The percentage of resources which you budget for research (RBR) works quite simply. Whatever percentage of resources you select is deducted from each planet's total number of points available for building things in your production que. So if you selected 100%, none of your planets would ever build anything, since all of the resources would be going towards research. Theoretically, if you selected 0%, you wouldn't ever research anything and your tech levels (unless you were the Stealth race) wouldn't ever increase at all; in practice this is not true, as leftover resources (LR) still apply, and are the main point of further discussion.
"Contribute leftover resources" (CLR) is directly linked to your RBR. CLR means that for that particular planet, it completely ignores the dictates of RBR, and all available resources at that planet are available for use in the production que. However, any leftover resources (either from not building anything, production delayed by mineral shortages, or the remainder left over that can't be applied) still go towards research. This is the essence of leftover resources.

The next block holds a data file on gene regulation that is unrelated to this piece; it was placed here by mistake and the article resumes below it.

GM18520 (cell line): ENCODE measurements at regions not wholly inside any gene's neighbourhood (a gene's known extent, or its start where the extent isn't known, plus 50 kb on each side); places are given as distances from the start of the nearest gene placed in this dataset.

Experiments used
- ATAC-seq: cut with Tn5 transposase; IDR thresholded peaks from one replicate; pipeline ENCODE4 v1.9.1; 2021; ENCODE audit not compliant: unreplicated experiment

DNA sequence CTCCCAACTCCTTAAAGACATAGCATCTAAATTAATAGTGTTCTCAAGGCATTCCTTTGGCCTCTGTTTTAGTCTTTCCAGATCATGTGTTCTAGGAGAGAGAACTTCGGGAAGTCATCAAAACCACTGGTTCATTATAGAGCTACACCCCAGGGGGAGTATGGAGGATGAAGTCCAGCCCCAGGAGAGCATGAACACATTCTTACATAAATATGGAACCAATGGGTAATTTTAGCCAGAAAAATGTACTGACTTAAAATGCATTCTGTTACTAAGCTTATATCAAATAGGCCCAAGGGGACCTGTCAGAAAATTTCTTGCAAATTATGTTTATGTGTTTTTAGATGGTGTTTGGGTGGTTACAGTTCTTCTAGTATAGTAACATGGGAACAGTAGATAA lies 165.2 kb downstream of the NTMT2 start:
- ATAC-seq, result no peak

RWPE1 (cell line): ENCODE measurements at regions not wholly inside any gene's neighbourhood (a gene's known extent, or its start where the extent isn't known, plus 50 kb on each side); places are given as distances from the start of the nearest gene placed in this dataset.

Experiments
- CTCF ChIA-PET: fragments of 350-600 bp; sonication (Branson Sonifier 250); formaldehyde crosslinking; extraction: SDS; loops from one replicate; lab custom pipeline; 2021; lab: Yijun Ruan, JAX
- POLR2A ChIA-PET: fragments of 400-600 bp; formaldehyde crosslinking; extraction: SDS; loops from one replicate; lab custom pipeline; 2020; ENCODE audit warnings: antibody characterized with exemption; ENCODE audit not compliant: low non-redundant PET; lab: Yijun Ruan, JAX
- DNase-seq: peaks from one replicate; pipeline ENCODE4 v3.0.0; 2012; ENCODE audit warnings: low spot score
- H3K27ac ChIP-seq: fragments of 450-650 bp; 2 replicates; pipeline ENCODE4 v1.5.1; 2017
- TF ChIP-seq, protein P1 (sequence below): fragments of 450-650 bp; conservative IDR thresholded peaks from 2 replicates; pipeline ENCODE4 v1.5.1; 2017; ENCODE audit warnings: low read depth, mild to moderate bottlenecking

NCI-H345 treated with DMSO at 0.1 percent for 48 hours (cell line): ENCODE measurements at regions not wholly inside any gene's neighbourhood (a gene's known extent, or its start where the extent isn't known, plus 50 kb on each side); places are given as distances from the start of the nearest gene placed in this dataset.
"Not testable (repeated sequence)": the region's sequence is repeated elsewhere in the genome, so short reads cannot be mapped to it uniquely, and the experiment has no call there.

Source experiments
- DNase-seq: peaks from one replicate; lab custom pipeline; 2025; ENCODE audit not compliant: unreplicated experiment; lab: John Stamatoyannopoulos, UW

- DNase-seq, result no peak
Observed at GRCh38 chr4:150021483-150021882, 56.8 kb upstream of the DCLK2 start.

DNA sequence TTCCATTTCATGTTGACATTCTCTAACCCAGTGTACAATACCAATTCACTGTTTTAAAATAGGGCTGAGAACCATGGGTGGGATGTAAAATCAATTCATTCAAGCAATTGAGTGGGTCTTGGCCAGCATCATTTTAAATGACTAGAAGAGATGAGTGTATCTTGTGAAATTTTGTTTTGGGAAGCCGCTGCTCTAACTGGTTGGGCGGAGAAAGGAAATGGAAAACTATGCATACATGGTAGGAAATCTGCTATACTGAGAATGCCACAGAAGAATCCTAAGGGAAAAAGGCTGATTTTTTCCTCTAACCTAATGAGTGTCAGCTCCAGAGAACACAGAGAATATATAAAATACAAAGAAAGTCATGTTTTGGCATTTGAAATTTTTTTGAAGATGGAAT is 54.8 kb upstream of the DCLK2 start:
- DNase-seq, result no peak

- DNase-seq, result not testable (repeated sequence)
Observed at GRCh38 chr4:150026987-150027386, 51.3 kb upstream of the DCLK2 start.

Finally, of course, building things uses resources. All resources not allocated within RBR will be used to build whatever you defined in the Production Que (with the leftovers, defined or not, going towards research).
Now that all of that is understood, what is the best setup within those parameters? As I mentioned before, the best usage of resources is making more resources. The best way to accomplish that goal is building factories, which produce more resources. Towards this end, you want to build as many factories as is possible within the context of the game you're playing (for example, if you need tons of warships NOW, building them is not a bad idea, although the longer you wait, the more resources you'll have; if you need that tech level ...).
There are several components towards accomplishing this. First, set your research as low as you can stand (I find zero to five percent works well). Second, don't set any planets to "Contribute leftover resources". Third, make sure that factories are at the top of your auto-production que, and always autobuild as many as possible (say 1000). You should have mines after them, plus whatever other things you desire there. All of these factors work together to provide the highest resource-rich income possible, and I'll explain why.